Neighbors fed up with parking fines on Notre Dame game days - Fox 28: South Bend, Elkhart IN News, Weather, Sports

Neighbors fed up with parking fines on Notre Dame game days


Back in 2007 the South Bend Common Council approved an ordinance for one-day residential event parking.

The ordinances started because of homes near Notre Dame who were allowing people to park on their grass on game days. Under this ordinance, residents have to pay for parking permits, but just six years later, people say they're fed up with the fees.

"They were $100 fines, so that hits you in the pocket," said Carlo Calabrese Sr., father of Notre Dame linebacker Carlo Calabrese Jr..

When the Calabrese's bought a house in South Bend to be close to Notre Dame to watch their son Carlo play for the Irish they didn't know about the lawn parking ordinances. Two tickets later, they got the message that they needed to get a permit if they wanted their friends and family members to park on their lawn.

The Calabrese's have bought permits ever since. The family says they are more than happy to follow the law, but that does not mean they think it is fair.

"Back in New Jersey where we're from there's no such law. People park wherever they can find a space as long as they're not in front of a fire hydrant or someone's driveway then it's fair game," said Calabrese. "Find your spot and go to the game."

They are not the only family who would like to see some change. Dan Young started a petition in his neighborhood to let the South Bend Common Council know they should not have to pay.  According to him 87% percent of his neighbors signed it.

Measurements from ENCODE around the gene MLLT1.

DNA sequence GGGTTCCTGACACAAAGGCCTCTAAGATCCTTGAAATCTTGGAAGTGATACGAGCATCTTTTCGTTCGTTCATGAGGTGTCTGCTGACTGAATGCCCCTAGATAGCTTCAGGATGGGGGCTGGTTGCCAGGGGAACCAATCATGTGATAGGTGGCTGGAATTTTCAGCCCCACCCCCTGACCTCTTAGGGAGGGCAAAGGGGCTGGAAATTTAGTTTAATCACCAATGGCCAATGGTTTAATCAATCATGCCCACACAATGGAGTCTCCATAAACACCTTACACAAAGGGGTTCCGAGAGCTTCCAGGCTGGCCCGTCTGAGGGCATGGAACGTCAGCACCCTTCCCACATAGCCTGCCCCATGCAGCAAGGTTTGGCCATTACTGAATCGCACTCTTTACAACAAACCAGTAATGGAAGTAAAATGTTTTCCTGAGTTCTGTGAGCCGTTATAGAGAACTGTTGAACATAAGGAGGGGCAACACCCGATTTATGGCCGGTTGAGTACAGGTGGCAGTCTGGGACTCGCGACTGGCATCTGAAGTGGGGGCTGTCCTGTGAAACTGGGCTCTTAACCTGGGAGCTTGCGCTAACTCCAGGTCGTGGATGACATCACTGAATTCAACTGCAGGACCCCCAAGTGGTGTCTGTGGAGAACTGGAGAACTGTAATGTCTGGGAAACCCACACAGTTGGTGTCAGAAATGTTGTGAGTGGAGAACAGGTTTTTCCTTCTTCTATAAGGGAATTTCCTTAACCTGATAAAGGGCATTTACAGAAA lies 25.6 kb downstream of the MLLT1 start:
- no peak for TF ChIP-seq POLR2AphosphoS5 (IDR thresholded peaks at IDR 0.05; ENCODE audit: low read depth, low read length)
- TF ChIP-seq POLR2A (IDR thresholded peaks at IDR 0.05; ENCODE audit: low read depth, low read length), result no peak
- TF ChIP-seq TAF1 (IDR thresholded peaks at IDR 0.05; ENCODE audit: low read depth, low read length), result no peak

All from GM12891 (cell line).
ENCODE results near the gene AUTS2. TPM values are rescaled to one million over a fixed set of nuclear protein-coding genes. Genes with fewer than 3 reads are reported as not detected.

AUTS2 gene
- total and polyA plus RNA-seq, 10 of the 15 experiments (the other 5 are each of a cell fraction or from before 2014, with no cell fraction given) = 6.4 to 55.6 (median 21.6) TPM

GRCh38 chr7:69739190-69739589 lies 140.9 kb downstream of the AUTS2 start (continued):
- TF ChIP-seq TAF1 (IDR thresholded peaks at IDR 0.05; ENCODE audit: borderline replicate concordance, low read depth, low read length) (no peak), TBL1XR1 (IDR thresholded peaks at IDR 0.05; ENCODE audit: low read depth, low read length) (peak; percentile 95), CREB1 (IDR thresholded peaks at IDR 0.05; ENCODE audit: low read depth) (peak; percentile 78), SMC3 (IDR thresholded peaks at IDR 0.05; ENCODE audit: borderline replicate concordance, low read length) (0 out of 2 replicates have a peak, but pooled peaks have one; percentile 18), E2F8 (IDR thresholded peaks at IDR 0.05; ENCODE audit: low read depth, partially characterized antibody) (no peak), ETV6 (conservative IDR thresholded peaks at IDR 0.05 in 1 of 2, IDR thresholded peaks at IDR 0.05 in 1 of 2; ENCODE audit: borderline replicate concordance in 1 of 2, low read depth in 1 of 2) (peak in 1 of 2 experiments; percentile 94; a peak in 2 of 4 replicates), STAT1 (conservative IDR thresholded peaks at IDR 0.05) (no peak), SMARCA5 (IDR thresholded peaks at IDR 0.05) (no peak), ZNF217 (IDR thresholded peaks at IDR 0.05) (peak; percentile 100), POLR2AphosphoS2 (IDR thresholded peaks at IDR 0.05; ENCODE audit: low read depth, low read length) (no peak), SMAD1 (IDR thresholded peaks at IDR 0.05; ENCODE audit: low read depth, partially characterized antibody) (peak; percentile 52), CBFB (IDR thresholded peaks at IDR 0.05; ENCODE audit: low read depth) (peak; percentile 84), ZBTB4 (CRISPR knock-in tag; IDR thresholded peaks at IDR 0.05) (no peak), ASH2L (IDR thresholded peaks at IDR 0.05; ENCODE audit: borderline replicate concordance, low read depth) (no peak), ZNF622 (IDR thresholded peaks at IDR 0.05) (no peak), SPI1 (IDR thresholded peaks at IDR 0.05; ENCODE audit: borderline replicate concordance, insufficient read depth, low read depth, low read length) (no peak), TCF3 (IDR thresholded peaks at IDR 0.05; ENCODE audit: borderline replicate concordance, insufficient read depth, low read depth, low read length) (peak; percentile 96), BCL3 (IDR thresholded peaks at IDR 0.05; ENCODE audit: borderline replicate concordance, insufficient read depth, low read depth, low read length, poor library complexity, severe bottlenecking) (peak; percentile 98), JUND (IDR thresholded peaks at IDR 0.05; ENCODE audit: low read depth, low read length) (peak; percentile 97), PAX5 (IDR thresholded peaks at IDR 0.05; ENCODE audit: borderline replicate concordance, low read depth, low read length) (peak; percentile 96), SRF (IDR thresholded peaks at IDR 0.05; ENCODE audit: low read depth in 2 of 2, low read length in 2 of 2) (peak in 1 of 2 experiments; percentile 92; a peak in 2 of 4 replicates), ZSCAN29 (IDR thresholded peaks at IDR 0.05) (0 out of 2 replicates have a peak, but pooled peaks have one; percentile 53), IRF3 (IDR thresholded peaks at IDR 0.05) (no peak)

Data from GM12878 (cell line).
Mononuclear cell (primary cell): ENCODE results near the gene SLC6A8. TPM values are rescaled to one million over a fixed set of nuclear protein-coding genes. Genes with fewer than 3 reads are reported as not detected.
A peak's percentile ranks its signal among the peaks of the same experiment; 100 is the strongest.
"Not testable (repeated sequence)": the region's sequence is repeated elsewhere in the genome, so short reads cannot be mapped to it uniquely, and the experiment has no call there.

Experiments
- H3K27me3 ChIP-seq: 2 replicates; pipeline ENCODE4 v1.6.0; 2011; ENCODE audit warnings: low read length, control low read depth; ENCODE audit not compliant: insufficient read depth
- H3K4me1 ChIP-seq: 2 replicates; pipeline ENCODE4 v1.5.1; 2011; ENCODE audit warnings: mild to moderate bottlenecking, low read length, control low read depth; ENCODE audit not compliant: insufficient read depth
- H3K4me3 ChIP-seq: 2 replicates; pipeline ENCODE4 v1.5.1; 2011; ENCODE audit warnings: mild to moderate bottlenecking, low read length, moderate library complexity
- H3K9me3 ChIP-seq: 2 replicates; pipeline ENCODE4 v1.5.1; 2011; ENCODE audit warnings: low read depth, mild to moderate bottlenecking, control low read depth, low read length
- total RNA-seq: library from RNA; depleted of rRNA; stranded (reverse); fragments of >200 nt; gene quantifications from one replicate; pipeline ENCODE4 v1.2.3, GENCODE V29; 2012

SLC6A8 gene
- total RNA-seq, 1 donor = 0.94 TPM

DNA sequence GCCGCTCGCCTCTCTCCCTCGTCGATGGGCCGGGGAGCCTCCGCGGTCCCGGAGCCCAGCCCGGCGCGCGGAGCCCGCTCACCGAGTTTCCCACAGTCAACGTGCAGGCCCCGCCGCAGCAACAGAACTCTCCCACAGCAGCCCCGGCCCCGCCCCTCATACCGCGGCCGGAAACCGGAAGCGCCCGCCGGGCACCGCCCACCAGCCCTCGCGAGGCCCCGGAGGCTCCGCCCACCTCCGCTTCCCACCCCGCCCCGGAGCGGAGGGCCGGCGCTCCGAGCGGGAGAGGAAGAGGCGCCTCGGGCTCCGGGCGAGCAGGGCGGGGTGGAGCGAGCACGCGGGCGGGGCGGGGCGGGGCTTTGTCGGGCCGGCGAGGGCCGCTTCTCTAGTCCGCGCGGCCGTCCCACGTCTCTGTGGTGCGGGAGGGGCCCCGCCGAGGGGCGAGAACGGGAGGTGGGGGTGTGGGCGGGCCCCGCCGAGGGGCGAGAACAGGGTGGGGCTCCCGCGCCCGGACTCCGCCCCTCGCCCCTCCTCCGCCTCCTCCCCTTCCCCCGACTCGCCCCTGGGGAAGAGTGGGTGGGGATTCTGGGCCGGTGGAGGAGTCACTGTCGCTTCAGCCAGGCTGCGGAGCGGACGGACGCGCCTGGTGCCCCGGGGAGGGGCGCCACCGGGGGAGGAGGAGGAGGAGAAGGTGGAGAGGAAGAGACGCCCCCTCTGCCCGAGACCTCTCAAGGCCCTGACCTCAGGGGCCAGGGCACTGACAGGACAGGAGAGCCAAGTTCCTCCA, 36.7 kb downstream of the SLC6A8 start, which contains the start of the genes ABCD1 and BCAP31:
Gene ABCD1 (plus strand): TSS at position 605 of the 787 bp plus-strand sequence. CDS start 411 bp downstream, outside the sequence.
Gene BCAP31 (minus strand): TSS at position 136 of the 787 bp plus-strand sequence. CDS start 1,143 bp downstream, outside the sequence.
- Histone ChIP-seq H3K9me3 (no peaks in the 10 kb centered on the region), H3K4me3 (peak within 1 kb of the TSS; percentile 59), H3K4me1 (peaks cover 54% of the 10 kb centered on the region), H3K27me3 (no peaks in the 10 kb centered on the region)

Young is tired of giving his friends a lesson on how to park at his house.

"I have to have a 20 minute dissertation about making sure you park this way, make sure you park that way, do not let the rubber touch the grass," said Young.

Council president Derek Dieter says this law is not in place as a money maker for the city. He says its all about public safety.

"If a police or fire truck or ambulance can't get through because it doesn't just end up with just my buddies parking it becomes a big mess," said Dieter.

The common council was supposed to vote on a possible law change Monday, but pushed the decision back until September 9th.

That means the Calabrese's and Young's will have to pay for their friends and relatives to park at their houses for at least the first Notre Dame game.

"We'll see what happens with that. If it passes great. It'd be nice to not a get a ticket," said Calabrese.

Young said that the signs up in his neighborhood, which say you will be fined for parking on the street during ND home games, have alleviated any safety risks for emergency responders. Young does not believe getting rid of the ordinance will create any hazards.

Some families want to see the law change because many of them are not charging people to park at their houses. They would understand if the city continues to charge those people who are making $20 or $30 a car to park in their yard.

Some council members say this should have been brought to their attention back in February or January, so they could make a decision long before football season started. Now that it has been delayed many of the families have to apply for permits for each week there's a game.

Most of the people in the neighborhoods would normally get a annual pass instead of buying permits on a game to game basis. The Calabrese's say their yearly permit costs them roughly $200 to park 8 cars in their yard for all six home games.

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